One must welcome the right and bold decision of the UPA government, after observing due process of the law. Attacking Parliament, which represents the heart of the nation, amounts to an attack on its sovereignty, which is non-negotiable. As such, Afzal Guru deserved exemplary punishment. In this I disagree with the line adopted in your special editorial, of February 9 being contrary to “the growing ethics-based global consensus against the death penalty.” Further, his hanging proves that India is not soft on terrorism.

It is sad though that political parties are once again playing politics.

C.A.C. Murugappan,


It came 11 years too late and after much dilly-dallying by those in power in Delhi. There was no acceptable reason for delaying the decision any further. Once the Supreme Court rejected the appeal, claims relating to adequacy of evidence, a fair trial and natural justice all fall flat. Muffled voices expressing apprehension regarding the maintenance of law and order have found no favour with the Centre. Again, the ongoing debate on the acceptability of the death sentence has not deterred the Centre in taking a decision, though belated. Now it is for those entrusted with the responsibility of maintaining law and order to take full command of the situation and ensure that no untoward incidents occur.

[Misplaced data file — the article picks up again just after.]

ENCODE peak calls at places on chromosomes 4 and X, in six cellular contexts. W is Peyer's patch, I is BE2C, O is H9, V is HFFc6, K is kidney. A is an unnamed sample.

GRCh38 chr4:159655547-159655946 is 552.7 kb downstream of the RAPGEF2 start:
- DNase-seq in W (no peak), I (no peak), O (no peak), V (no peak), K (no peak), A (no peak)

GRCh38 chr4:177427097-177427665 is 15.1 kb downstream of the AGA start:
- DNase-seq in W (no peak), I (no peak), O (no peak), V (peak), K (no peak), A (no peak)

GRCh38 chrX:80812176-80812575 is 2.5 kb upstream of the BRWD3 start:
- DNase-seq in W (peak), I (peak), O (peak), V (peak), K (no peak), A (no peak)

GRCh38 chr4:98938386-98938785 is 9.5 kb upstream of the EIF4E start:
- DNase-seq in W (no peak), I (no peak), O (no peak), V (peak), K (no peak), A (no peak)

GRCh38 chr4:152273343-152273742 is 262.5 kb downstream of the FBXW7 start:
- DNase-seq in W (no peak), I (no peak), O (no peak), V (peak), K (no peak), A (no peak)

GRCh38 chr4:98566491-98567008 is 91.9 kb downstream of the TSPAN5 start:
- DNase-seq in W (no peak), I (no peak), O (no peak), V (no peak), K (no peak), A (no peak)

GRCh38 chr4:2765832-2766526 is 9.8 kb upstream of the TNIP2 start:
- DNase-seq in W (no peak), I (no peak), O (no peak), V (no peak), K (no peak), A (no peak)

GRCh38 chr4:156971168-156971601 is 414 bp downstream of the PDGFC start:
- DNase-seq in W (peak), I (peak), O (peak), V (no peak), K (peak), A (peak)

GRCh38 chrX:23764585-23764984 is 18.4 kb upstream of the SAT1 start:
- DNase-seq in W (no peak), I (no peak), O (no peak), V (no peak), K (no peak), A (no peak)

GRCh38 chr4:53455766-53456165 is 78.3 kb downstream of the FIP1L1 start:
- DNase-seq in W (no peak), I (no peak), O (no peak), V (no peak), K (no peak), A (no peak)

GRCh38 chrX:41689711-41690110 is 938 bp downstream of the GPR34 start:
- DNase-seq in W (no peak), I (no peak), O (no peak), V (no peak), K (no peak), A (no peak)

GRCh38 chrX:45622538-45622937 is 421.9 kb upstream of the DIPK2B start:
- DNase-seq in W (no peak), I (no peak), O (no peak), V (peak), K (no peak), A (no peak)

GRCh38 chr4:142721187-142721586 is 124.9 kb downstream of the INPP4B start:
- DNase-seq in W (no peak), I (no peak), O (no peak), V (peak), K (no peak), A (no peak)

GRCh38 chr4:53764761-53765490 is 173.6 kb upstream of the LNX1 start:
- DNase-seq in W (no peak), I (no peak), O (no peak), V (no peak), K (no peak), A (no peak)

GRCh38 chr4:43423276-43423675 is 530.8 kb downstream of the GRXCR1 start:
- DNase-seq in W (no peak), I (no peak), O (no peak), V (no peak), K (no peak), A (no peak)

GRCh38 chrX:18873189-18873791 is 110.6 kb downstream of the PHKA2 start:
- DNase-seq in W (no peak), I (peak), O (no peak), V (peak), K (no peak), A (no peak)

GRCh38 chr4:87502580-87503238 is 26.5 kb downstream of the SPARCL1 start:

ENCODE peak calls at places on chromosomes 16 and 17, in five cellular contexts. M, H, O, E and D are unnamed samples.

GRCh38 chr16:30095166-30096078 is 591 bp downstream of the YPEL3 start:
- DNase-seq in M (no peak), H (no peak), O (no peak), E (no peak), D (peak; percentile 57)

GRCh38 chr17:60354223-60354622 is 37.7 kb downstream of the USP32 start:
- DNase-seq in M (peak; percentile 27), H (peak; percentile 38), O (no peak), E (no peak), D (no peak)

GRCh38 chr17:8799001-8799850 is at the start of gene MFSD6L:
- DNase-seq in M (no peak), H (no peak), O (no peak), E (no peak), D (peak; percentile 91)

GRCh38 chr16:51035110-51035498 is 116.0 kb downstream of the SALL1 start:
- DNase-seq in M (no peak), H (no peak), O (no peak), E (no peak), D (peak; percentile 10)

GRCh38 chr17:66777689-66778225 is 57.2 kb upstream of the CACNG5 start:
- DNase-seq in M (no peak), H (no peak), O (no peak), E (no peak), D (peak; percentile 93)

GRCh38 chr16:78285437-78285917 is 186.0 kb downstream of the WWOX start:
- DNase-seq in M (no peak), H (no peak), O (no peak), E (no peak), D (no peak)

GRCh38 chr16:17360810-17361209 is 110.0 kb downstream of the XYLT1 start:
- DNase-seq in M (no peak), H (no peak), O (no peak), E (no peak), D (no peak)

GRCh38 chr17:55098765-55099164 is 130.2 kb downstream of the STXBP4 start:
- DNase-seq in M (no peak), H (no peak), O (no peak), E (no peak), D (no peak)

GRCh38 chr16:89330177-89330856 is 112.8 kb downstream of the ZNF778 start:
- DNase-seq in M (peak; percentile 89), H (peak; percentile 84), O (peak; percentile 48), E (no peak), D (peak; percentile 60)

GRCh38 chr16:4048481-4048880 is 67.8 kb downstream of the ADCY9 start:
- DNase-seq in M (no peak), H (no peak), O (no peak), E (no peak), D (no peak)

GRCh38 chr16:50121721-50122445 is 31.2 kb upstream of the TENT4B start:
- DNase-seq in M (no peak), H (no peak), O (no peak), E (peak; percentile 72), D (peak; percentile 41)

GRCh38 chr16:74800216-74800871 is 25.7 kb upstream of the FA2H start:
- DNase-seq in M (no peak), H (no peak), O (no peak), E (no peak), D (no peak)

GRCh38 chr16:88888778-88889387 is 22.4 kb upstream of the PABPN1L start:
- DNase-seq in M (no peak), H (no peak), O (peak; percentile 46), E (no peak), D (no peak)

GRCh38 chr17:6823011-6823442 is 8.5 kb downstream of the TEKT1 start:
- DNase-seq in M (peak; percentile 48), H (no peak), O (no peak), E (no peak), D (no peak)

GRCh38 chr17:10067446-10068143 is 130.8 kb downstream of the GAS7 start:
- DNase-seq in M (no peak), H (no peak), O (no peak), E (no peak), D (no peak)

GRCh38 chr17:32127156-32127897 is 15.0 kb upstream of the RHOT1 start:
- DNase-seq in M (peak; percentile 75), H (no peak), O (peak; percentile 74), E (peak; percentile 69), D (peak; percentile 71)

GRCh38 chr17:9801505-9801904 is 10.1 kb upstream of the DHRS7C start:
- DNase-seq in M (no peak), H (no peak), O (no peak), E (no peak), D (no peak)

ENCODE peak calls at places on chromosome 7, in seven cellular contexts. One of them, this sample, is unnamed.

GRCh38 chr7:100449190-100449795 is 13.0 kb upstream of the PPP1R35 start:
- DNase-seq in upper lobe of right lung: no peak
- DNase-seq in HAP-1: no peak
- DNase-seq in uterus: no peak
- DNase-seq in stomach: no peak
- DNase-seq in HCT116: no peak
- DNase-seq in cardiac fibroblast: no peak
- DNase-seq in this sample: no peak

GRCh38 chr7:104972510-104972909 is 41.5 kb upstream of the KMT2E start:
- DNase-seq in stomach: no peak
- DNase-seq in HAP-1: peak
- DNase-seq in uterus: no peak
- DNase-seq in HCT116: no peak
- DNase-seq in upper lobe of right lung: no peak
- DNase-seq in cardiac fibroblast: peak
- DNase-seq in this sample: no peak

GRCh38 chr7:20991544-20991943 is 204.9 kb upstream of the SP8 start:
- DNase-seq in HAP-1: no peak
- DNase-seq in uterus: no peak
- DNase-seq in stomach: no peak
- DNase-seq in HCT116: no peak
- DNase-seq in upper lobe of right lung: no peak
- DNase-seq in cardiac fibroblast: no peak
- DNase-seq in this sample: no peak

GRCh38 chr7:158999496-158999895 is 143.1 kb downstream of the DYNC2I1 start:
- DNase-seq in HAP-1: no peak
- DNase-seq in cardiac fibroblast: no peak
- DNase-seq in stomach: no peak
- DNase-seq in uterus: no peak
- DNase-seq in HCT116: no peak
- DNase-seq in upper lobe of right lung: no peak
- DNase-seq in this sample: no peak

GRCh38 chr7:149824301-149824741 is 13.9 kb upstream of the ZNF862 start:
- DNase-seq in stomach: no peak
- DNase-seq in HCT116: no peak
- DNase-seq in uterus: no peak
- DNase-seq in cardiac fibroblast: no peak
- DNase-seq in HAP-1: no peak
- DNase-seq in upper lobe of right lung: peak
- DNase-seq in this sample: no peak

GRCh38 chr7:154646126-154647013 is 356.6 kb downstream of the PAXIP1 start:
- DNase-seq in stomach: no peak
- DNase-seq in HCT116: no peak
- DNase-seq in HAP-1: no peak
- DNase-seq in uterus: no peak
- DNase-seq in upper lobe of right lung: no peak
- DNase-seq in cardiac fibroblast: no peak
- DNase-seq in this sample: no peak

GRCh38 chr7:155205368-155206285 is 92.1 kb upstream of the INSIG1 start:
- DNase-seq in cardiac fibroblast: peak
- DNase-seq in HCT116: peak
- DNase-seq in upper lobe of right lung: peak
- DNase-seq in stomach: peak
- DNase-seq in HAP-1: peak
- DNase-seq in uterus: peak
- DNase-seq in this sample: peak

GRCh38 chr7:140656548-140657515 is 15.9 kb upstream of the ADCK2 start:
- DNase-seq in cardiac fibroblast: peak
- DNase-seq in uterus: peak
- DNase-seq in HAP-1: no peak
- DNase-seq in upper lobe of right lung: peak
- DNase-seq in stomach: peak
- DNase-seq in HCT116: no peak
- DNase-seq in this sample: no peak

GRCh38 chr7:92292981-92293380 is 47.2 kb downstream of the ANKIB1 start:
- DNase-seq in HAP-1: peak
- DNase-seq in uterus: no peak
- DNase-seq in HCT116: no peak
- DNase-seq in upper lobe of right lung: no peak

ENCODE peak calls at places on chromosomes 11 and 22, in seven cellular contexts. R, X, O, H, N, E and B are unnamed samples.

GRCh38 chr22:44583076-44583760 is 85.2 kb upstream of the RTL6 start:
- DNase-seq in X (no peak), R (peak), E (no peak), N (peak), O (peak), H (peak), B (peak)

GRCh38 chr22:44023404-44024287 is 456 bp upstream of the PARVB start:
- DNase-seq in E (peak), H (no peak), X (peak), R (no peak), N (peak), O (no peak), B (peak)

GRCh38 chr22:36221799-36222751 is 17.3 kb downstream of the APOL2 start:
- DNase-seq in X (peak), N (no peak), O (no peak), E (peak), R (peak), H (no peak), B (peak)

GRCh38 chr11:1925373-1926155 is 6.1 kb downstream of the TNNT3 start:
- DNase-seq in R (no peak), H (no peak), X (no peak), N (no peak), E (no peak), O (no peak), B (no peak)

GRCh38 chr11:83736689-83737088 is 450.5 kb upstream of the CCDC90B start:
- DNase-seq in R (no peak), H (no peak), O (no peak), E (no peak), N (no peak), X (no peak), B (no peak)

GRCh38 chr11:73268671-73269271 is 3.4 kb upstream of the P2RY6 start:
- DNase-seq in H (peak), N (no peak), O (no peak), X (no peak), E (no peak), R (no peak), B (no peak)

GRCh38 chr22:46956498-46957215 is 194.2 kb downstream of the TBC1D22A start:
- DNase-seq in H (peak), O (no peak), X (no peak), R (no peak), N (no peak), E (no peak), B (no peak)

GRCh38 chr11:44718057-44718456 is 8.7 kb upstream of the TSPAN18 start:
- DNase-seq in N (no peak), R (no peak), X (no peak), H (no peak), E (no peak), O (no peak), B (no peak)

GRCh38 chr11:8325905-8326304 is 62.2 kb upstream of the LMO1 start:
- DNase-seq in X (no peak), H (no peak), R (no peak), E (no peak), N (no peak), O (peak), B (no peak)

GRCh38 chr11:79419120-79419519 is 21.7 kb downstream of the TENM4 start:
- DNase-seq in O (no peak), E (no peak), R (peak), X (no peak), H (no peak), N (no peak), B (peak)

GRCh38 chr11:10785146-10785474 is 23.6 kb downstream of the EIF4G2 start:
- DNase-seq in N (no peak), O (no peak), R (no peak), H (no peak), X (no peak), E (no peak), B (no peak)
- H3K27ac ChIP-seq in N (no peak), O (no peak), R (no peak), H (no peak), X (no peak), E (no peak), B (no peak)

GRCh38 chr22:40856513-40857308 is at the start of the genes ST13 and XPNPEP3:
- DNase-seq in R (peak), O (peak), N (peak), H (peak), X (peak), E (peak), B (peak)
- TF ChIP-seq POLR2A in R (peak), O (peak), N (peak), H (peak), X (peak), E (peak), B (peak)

S.V. Venkatakrishnan,


Although one may debate that vengeance is the only factor promoting the death sentence, the execution is a welcome step. Afzal Guru’s existence was a threat. He could well have been used as a bargaining point in a future terror act. February 9 has finally given some amount of consolation to the families of those who lost their lives in the attack on Parliament.

Brinda Singh,

New Delhi

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